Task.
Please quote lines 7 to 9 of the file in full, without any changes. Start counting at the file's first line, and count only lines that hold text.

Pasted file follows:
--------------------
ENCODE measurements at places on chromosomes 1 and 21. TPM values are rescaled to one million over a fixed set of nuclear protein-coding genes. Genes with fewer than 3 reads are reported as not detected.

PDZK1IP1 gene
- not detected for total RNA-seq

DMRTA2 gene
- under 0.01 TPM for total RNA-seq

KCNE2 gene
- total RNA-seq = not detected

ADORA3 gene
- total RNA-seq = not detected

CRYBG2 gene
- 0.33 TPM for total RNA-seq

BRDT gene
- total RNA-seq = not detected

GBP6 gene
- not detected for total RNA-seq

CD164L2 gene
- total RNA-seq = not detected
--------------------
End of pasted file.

- total RNA-seq = not detected

ADORA3 gene
- total RNA-seq = not detected